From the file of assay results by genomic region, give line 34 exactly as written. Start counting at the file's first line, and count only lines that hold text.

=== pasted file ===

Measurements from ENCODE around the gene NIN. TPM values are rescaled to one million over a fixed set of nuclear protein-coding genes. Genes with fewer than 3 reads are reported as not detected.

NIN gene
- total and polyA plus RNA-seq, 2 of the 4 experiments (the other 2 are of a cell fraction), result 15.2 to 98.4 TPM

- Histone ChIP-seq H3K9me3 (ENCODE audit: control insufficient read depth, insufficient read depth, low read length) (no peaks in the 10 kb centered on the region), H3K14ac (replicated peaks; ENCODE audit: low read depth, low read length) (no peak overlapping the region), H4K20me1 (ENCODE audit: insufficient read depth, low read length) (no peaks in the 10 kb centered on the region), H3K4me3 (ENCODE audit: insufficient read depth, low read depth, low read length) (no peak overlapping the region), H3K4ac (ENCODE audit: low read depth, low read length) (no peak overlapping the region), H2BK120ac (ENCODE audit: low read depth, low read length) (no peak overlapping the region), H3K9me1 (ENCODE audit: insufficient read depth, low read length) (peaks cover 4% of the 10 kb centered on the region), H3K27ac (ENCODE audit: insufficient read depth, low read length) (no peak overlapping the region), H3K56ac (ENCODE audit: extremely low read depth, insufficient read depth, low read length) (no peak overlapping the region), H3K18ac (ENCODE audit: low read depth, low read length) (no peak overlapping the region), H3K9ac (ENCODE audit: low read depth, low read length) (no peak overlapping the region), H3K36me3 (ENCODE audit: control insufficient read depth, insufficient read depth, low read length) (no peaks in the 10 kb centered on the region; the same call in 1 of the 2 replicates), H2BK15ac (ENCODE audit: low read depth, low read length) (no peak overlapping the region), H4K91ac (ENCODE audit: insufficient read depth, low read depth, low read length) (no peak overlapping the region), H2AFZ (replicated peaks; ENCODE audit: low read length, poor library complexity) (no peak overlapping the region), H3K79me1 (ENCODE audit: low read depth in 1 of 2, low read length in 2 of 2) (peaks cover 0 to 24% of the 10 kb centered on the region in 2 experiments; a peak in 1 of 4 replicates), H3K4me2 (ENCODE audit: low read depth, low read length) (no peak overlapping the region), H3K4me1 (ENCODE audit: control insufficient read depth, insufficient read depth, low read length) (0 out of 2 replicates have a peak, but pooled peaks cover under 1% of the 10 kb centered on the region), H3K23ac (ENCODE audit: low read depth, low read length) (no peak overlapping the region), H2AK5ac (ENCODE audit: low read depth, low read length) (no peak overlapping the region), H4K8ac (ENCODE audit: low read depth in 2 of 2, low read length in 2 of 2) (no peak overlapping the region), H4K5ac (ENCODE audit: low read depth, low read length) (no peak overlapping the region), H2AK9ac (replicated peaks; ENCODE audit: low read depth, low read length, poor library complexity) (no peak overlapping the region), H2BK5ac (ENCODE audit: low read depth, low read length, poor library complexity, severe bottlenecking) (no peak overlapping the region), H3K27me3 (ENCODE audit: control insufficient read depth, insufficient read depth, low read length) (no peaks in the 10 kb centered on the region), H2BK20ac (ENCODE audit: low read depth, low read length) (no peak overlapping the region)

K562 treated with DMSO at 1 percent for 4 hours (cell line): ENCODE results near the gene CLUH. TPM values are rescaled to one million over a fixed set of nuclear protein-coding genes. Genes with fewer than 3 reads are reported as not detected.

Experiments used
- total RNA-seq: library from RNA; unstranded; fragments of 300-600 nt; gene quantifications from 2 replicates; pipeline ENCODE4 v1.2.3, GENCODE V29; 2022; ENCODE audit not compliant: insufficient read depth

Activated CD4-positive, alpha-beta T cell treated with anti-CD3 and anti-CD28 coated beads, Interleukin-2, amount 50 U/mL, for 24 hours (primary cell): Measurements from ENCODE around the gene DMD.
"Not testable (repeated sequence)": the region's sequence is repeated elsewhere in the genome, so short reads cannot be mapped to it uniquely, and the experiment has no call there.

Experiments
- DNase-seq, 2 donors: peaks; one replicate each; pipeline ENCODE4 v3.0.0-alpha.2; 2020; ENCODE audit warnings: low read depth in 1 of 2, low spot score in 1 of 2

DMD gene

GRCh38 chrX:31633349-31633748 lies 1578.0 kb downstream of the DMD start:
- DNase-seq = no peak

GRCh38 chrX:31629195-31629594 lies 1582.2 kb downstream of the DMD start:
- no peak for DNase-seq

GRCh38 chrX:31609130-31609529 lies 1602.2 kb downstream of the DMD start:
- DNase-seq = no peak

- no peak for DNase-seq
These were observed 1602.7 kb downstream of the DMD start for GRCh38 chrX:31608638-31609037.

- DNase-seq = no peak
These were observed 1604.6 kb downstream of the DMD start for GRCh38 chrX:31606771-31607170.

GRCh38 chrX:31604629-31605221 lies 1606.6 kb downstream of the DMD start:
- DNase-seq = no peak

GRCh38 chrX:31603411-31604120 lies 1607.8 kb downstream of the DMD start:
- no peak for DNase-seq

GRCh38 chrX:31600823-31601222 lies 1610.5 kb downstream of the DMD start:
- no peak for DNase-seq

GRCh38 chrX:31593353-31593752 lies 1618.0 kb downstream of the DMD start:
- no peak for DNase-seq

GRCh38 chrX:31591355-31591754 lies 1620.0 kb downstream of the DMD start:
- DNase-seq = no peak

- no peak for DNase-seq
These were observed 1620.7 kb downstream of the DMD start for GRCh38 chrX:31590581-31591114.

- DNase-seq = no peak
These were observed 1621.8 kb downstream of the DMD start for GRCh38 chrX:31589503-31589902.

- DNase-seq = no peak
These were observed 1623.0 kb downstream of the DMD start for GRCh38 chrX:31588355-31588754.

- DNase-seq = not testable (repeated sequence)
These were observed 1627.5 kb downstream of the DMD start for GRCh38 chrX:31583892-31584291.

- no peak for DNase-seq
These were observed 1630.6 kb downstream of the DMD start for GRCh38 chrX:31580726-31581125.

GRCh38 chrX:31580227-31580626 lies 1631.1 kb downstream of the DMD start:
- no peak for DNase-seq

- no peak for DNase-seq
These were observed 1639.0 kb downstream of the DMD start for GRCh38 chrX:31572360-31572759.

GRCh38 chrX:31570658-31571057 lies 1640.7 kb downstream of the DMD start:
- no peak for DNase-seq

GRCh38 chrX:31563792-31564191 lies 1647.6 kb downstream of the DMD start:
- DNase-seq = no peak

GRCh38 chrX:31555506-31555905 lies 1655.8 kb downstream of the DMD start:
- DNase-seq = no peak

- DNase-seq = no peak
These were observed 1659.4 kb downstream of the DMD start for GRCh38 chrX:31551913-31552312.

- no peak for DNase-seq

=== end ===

These were observed 1620.7 kb downstream of the DMD start for GRCh38 chrX:31590581-31591114.